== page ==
NetSuite Integration Guide

Chapter 1: NetSuite Integrations Executive Summary

Success takes planning, planning deserves results. Whether you are in manufacturing, wholesale distribution, retail, or one of the many companies that benefit from solution integrations, this guide will give you a good overview of options you have when moving data and/or triggering business processes between your key business systems.

Many companies are finding that ‘do it all’ business systems are being enhanced, and at times replaced, by individual best of breed systems. This creates the challenge of moving data between multiple systems using labor force, or somehow integrating these systems. Furthermore, technologies are being delivered as/on PaaS, SaaS, IaaS, and more recently CaaS and FaaS. The question is, how do you streamline your business with this changing technological landscape and more importantly, is there a right way for your business to get there? Yes, in a word, integration. We will cover in detail the common variations of integration later in this document, but rest assured, integration is a cost effective and key component to linking various systems together for long term business success.

NetSuite integrates with many popular CRM systems like SsalesforceHubSpot and Zoho CRM, popular ecommerce platforms like MagentoShopifyBigCommerce, and WooCommerce, popular procurement systems like Ariba and Zycus and many other apps and platforms

To help make this article more meaningful, let’s provide a foundation of the types of integrations you may run into when streamlining business process and consolidating information. Note it is possible that an integration can be both application to application, and master data synchronization.

Application to Application (A2A) Integrations

A2A integration covers the interlinking of business processes between two or more business applications. This may or may not include data. For example, one application may alert or trigger another application to processes something without the need to pass it data. For this type of integration, a clear understanding of each application process is a must as well as the ability to trace the process at the individual business and data object levels.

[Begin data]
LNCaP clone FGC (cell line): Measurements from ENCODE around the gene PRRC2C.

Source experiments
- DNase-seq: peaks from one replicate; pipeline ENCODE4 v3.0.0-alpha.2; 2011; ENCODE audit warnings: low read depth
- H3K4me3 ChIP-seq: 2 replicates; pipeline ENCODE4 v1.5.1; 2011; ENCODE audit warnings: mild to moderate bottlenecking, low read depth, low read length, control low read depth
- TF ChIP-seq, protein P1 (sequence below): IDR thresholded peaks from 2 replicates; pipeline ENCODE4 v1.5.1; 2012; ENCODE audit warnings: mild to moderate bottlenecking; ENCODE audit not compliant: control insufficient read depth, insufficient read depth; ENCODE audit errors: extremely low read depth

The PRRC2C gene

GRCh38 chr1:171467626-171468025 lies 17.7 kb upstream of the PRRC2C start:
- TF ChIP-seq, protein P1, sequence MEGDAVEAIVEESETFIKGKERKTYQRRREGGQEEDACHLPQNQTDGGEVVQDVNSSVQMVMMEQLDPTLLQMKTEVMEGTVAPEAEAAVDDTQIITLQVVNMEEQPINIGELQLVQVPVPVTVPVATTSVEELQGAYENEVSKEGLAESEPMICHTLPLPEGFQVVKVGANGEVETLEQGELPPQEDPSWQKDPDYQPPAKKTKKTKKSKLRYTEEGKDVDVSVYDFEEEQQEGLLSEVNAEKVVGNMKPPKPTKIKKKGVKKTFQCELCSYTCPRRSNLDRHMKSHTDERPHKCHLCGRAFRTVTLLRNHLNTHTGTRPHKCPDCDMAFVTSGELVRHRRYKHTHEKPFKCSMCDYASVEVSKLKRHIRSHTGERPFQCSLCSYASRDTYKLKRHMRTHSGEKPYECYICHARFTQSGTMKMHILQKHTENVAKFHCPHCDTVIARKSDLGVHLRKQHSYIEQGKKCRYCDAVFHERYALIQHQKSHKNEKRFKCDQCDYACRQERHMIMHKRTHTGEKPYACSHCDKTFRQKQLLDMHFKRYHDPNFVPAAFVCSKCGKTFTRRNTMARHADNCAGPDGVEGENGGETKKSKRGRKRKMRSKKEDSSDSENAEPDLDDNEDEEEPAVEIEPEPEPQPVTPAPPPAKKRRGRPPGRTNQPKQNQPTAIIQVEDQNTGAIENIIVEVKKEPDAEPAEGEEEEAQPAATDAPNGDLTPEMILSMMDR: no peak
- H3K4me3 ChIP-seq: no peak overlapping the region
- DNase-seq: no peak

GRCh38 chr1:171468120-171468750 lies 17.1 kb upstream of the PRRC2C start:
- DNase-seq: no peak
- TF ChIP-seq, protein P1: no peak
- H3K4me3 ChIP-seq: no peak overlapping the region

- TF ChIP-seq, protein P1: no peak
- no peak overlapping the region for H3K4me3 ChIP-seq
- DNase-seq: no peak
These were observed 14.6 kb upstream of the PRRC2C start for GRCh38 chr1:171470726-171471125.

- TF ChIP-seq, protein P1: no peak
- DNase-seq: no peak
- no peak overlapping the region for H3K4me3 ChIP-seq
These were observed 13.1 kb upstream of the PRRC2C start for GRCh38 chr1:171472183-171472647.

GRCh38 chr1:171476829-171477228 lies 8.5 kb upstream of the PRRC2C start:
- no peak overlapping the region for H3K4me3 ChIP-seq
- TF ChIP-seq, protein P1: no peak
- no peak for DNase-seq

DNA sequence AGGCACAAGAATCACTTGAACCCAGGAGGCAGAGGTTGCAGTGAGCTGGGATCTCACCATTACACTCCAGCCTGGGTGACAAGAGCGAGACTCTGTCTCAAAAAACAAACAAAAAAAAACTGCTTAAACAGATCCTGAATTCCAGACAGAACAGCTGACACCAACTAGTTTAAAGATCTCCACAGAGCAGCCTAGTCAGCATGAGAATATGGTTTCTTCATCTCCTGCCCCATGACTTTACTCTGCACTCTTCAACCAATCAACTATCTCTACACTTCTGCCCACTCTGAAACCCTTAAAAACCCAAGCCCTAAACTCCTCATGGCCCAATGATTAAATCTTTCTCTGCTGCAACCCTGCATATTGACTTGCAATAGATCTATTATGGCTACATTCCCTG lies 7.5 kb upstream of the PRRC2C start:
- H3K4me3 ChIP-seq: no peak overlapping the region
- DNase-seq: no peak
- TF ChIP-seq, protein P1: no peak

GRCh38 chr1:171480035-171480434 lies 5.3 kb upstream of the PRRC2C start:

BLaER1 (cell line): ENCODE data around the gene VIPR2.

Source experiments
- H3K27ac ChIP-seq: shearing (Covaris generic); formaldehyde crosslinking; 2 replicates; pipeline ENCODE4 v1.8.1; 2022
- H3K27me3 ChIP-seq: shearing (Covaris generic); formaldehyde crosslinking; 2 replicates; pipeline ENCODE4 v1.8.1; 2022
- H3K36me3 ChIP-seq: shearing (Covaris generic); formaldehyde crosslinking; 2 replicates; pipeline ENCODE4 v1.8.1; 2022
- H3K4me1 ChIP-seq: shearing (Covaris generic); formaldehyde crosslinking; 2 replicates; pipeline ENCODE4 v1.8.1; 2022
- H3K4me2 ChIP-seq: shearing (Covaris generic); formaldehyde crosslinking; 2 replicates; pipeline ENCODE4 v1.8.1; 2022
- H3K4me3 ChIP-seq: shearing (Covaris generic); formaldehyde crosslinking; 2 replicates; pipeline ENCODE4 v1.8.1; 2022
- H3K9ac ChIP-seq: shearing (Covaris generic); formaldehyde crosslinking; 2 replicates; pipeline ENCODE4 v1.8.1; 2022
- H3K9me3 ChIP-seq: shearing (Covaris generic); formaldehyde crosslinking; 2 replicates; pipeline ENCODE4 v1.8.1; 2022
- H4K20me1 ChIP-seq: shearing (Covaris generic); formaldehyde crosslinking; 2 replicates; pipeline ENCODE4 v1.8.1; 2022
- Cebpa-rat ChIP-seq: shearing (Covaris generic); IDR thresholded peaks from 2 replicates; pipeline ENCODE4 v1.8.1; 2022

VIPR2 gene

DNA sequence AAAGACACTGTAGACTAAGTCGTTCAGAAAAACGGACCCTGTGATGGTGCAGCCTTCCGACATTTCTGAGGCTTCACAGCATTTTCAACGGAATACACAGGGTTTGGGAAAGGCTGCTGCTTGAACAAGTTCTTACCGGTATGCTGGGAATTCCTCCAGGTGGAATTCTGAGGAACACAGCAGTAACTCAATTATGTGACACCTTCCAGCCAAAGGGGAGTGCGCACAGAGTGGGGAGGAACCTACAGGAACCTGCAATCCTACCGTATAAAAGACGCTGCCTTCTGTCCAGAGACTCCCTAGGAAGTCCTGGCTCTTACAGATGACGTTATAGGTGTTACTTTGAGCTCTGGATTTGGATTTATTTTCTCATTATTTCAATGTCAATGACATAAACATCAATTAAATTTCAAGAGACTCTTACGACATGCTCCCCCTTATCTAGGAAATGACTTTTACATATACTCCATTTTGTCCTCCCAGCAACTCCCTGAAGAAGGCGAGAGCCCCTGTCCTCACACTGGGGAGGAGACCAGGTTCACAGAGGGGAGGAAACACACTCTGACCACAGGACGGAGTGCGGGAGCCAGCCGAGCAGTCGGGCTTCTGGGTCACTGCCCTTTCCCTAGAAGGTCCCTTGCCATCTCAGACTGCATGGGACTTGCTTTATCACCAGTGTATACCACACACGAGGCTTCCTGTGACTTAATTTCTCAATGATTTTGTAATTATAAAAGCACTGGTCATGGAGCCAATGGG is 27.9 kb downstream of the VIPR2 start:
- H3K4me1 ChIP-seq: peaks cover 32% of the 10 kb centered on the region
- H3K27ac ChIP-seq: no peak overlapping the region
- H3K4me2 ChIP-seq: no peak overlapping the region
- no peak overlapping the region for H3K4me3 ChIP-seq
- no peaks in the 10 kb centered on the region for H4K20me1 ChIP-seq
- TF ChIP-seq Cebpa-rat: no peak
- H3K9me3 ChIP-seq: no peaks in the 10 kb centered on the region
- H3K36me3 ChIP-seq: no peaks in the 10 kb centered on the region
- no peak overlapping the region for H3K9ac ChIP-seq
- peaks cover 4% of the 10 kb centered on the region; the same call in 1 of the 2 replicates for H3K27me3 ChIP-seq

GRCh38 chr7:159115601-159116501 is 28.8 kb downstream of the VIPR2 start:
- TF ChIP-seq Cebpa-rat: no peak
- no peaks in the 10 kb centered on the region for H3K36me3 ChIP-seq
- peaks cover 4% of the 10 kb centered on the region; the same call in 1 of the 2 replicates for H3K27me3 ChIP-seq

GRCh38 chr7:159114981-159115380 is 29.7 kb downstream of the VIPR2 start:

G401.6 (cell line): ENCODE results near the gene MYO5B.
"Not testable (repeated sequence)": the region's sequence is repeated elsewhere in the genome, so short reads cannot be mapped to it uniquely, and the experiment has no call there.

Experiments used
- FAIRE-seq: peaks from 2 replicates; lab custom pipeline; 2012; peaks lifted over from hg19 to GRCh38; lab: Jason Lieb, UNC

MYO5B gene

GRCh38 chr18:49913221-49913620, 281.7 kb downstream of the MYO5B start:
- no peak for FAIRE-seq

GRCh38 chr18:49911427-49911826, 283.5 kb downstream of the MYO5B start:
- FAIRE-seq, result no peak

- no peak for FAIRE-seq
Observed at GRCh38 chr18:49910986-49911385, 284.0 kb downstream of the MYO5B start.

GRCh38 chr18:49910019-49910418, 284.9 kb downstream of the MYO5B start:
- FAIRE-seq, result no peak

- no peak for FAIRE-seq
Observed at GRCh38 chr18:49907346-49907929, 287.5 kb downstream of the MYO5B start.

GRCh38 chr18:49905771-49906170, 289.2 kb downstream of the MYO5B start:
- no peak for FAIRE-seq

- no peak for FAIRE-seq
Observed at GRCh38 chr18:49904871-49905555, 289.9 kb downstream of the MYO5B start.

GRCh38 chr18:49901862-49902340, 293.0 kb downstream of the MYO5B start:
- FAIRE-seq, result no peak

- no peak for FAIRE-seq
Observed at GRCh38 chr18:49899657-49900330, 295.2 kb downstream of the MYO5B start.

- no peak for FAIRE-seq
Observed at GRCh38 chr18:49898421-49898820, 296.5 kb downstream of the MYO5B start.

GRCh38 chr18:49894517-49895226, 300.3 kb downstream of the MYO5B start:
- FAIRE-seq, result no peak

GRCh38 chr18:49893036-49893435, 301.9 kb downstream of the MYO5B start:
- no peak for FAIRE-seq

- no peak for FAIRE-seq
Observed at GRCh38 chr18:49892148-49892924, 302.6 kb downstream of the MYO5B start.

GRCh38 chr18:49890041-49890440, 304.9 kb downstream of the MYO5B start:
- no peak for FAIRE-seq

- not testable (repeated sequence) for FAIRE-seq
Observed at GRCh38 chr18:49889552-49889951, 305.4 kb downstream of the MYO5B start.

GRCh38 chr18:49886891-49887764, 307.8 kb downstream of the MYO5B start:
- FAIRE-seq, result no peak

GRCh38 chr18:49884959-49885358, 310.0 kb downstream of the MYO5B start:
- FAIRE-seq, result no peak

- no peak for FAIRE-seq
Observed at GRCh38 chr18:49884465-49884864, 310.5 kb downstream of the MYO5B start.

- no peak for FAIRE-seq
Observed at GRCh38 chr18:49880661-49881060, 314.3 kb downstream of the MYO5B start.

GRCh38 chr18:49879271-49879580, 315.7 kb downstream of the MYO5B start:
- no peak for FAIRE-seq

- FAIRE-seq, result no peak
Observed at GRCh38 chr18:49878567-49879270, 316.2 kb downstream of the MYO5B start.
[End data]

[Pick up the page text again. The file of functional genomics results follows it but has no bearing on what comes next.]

Data Integration

This use case is purely about data exchange between disparate systems. In relatively simple system landscapes, this type of data exchange requires little or no orchestration and integrations can be achieved and maintained easily.

Master Data Sync

This use case refers to synchronization of master data (initial load or delta changes) between a system of records (source) and dependent applications.

More Complex Integration Scenarios

Additional use cases include technical considerations based on data complexities. For instance, data ingestion is required to sanitize or secured data. Your business may need workflow orchestration between disparate organizational boundaries, product configurations and controls, and other data lifecycle situations.

You will face decisions to reach your goals, such as changing a security model, defining SoT (source of truth) for various data elements in your business. For example, your eCommerce presence may allow a user to log in, make a purchase and become a customer. Should that customer also exist in NetSuite? Of course it should, but the two systems may use different back end databases and technology stacks. The solution? Integrating the two systems together. Furthermore, you may have other systems such as fulfillment that require access to that same customer information. Integration to the rescue again.

NetSuite (in the categories of Saas and Paas) offers several ways to integrate with external systems and the choices one takes plays a crucial role in the robustness, flexibility, and scalability of the integration. This post discusses the key aspects that one needs to pay attention to, while choosing from the available methods to integrate with NetSuite.

In this guide, we will continue to explore the choices you have when integrating with NetSuite, and how to make the right decisions for your business. Integrations should compliment your business and technology choices when delivered correctly.

Chapter 2: Why Integrate?

Companies often find themselves in a situation where NetSuite does not fulfill their business needs for a particular job or a third party application does that job better. Sometimes businesses adapting NetSuite already have smoothly running applications that they do not intend to discontinue in favor of NetSuite alternatives. In such cases, the need to integrate their NetSuite implementation with either custom-made or third party software arises. Apart from the need to take the right technical approach, certain decisions are of prime importance in order to make any integration project successful: